Be conscientious in applying this entire shooting and post-shot routine for several months. This automates an attitude of watchful awareness that is so necessary to constant and continuous improvements.

 

(S&D) Safety & Defense - Playing Styles, 1 of 3

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Safety Toolbox (Advanced)

(This is today's bit of advice from the book Safety Toolbox.)

There are many types of opponents who have various habits of playing the Green Game. These are based on ingrained routines that often go back to the very beginnings when the player picked up his first stick. They have been playing the same way for so long that it is almost impossible to fix it unless they call upon the help of a PBIA or ACS instructor. Continue reading

(S&D) Safety & Defense - Practice Routines & Safety Games

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Safety Toolbox (Advanced)

(This is today's bit of advice from the book Safety Toolbox.)

You don’t need to dedicate the daily multiple hours that professional players devote to practice. They need this to keep a razor edge on their playing skills. But that doesn’t mean you can advance your skills only by playing in casual and competitive environments. Continue reading

(S&D) Safety & Defense - Emotional Dangers

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Safety Toolbox (Advanced)

(This is today's bit of advice from the book Safety Toolbox.)

This is about the emotions you feel during competition. Emotions are experienced every moment of every day. There is a scale of emotions from the deepest depths of despair to the heights of ecstasy. Emotions also have a volume control. When turned up, it is more demonstrative. When turned down, even the greatest victory gets downplayed. Continue reading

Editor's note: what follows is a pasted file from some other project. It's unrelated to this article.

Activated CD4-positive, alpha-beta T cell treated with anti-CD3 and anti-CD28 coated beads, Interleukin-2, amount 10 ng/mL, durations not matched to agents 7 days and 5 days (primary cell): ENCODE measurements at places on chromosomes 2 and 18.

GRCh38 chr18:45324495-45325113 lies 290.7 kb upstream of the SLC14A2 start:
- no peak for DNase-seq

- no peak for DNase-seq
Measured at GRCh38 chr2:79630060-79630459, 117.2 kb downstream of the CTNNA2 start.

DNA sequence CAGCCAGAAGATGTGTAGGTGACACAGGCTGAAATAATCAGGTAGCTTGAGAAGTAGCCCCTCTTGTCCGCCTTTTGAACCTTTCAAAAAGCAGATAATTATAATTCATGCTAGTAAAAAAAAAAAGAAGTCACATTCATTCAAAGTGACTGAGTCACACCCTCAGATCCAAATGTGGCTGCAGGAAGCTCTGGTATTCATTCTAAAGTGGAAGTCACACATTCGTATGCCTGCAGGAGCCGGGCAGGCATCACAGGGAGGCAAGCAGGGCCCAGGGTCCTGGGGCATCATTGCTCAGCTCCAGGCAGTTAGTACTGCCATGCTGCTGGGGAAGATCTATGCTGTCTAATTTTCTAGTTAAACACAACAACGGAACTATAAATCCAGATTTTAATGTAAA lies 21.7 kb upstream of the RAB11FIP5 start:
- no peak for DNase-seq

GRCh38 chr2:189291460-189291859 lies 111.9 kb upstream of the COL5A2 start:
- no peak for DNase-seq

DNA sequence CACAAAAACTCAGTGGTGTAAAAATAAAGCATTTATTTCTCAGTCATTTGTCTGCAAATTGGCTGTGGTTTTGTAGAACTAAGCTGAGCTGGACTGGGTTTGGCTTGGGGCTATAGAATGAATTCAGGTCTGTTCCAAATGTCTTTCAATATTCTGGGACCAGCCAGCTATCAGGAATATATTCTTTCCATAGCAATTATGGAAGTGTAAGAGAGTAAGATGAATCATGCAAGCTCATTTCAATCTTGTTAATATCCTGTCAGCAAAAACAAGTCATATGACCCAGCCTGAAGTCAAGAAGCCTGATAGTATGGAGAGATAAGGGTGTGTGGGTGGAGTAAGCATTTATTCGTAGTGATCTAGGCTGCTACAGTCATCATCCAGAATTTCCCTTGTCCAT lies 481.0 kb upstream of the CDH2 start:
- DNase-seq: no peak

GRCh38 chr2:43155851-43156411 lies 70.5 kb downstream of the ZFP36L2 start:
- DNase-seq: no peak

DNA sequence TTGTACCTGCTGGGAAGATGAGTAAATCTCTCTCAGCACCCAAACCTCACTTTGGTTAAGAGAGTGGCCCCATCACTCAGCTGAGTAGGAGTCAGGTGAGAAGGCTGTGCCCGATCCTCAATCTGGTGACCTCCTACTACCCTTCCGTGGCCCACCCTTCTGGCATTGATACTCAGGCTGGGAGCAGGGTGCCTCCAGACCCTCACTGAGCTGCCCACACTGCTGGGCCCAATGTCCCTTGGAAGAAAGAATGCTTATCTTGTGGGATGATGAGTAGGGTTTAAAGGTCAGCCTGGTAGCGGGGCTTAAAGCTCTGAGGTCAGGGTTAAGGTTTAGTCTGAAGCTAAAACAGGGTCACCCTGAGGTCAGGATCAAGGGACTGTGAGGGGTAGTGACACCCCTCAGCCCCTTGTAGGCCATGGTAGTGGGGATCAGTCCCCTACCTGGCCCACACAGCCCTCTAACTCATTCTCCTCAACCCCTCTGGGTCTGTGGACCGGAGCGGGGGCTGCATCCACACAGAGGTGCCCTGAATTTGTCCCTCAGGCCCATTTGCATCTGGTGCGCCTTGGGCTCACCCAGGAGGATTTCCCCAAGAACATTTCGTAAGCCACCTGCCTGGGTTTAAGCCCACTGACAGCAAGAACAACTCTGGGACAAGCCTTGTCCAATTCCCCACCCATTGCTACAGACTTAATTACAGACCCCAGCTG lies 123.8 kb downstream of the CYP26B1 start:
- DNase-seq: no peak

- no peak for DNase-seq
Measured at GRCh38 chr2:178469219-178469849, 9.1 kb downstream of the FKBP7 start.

(S&D) Safety & Defense - "Wrist" Stroke Exercises

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Safety Toolbox (Advanced)

(This is today's bit of advice from the book Safety Toolbox.)

Use the exercise below and learn to move the cue ball over precise distances.

  1. Place a donut (paper reinforcement ring) where the cue ball starts.
  2. Put the Post-It sheet about a diamond away from the cue ball.
  3. Shoot the object ball onto the Repeat until mastered.
  4. Move the sheet closer and master that
  5. Continue working on finer and finer control.

Repeat this once a month. During a competition, a couple of slow roll practice strokes are all that is needed to remind your muscle memory. Continue reading

(S&D) Safety & Defense - Psychological Warfare

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Safety Toolbox (Advanced)

This is today's bit of advice from the book Safety Toolbox.

In all types of competition, there is an element of the game played above the table. In the minds of every player is the battle to hold strong the drive and will to win. Forces that affect this intention begin with the player’s opinion of his personal self-worth, usually proven by table results. Win one or more games and personal opinions are positive; lose one or more games and it can begin a self-defeating downward spiral. Continue reading

(S&D) Safety & Defense - Definition of The Bad Angle Safety

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Safety Toolbox (Advanced)

This is today's bit of advice from the book Safety Toolbox.

A bad angle is any shot that is not within the shooter’s skills to pocket. It does not have to be impossible, but must be a low percentage shot for your opponent. (Low percentage means that the shot cannot be pocketed more than 30-40% of the time – 3 or 4 out of 10 tries.) Continue reading